The Marcellus Shale Coalition (MSC) released “Recommended Practices for Pipeline Boring,” the seventh in a series of content-rich guidance documents developed by the coalition’s various subject-specific committees.
While pipelines are usually installed by digging a trench and placing the line deep underground there is an alternative pipeline practice called pipeline boring. Pipeline boring, also referred to as horizontal directional drilling (HDD), is a trenchless practice that is used when installing a line where trenching isn’t feasible, such as under highways, railways and water bodies.
The MSC gives six cardinal rules for pipeline boring, first and foremost being planning. A feasibility study must be performed before initiating a pipeline bore. The land’s elevation, structural features and the presence of any existing surface features, such as utility lines, must be thoroughly evaluated. A geotechnical investigation may be necessary if damage has occurred in the targeted area to prevent the pipeline from shifting with the soil, settling, or becoming buoyant, stresses the report.
Once the feasibility study meets required standards, the path of the bore must be surveyed. The survey delineates the spatial limitations of the right-of-way and any extra workspace that will be needed on the entry and exit sides of the bore, says the report. The bore profile must be planned after the right-of-way survey. All surrounding buried utilities must be accounted for so the bore doesn’t interfere with existing lines causing safety hazards.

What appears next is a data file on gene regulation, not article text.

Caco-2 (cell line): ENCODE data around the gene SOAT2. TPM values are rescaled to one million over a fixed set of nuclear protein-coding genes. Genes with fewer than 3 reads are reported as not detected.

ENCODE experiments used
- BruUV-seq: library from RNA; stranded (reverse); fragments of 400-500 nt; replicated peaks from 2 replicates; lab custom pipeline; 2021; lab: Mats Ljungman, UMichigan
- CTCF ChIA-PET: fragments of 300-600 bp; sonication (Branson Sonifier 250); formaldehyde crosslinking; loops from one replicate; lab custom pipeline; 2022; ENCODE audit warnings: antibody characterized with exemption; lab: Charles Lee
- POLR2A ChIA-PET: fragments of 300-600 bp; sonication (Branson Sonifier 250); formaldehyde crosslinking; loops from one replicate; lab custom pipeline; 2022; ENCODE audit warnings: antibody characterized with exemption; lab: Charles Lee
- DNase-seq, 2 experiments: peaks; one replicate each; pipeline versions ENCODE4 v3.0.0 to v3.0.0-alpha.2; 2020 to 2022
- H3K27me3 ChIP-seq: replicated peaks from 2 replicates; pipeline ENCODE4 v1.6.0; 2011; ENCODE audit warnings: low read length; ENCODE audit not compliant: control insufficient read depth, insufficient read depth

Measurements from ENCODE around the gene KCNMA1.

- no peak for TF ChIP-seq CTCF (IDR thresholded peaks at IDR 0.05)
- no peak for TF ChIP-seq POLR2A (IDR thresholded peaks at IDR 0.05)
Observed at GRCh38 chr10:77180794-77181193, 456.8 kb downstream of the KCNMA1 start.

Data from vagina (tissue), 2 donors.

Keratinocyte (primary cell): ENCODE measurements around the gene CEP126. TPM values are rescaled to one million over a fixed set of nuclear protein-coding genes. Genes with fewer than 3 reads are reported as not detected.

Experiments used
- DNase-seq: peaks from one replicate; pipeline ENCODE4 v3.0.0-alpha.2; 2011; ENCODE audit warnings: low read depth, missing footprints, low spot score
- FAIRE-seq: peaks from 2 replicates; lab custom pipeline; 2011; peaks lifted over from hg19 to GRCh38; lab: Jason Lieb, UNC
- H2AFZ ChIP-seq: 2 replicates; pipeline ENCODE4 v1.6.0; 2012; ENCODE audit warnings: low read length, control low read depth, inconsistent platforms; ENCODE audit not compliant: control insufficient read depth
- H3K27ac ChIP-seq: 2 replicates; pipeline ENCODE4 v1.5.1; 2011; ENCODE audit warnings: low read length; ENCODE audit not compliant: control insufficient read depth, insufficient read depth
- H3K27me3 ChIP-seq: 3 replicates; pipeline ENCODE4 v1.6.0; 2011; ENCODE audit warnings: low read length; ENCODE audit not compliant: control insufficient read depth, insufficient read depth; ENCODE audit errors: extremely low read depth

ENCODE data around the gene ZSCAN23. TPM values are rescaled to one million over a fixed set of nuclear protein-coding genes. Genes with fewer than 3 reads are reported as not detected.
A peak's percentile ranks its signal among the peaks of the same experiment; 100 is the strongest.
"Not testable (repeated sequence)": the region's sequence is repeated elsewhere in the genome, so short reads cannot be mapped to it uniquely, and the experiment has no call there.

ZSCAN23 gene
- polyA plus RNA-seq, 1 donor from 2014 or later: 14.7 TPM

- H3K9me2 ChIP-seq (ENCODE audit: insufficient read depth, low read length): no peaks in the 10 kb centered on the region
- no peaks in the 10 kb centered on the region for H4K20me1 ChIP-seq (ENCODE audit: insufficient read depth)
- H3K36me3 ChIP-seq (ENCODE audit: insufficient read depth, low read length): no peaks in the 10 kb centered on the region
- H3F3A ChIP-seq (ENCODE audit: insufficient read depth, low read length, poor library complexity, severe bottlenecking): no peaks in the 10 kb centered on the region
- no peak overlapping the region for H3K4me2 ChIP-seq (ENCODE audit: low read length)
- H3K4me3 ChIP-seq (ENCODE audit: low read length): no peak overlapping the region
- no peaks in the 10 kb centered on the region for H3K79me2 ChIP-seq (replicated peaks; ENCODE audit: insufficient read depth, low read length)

The MSC says all of the proper permits and authorizations must be earned prior to construction, most notably a green light from the Federal Energy Regulatory Commission. The final portion of the planning stage is developing an alternative backup plan in case the initial plan goes awry, referred to as a contingency plan.
The second stage of pipeline boring is the kick-off of construction. First, a small-diameter pilot hole is drilled along the bore path. The pilot hole’s diameter is enlarged as necessary to serve the pipeline(s), which may entail multiple “reaming” passes to accommodate the bore, according to the report.
Pipeline inspection is a crucial step in the construction process. Analysis of coating damage to the pipe, a radiographic inspection to measure the thickness of the welds and a hydrostatic test to assess pipeline durability for potential leaks are all a necessary part of the inspection. Once all is clear and the pipeline passes inspection, the pipeline is then pulled into the pre-drilled pilot hole. The MSC stresses that a post-installation inspection of the pipeline must also be executed following the initial pipeline inspection tests. If the boring is done underwater, the State Regulatory Agency (SRA) may require advance notice prior to installation, says the MSC.